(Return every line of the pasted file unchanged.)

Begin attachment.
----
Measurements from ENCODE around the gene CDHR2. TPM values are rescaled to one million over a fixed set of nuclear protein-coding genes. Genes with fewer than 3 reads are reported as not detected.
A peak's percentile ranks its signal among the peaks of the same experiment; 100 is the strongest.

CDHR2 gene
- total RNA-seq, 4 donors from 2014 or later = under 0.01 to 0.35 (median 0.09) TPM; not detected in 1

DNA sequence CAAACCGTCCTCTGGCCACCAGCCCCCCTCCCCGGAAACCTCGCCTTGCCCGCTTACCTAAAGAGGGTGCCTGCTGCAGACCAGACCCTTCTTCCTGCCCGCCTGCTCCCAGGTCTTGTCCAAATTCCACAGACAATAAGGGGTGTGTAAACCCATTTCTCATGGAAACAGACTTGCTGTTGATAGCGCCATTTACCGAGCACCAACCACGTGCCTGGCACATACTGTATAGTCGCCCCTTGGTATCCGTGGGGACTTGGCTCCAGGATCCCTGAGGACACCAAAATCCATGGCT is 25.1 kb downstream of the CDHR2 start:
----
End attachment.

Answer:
Measurements from ENCODE around the gene CDHR2. TPM values are rescaled to one million over a fixed set of nuclear protein-coding genes. Genes with fewer than 3 reads are reported as not detected.
A peak's percentile ranks its signal among the peaks of the same experiment; 100 is the strongest.

CDHR2 gene
- total RNA-seq, 4 donors from 2014 or later = under 0.01 to 0.35 (median 0.09) TPM; not detected in 1

DNA sequence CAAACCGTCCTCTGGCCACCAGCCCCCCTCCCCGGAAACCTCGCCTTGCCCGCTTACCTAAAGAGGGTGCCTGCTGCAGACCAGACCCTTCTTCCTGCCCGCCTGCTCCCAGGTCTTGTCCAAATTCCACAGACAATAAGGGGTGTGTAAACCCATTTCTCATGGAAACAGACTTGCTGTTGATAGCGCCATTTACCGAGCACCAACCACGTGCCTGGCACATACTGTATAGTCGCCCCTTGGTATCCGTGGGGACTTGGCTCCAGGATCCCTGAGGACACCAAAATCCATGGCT is 25.1 kb downstream of the CDHR2 start: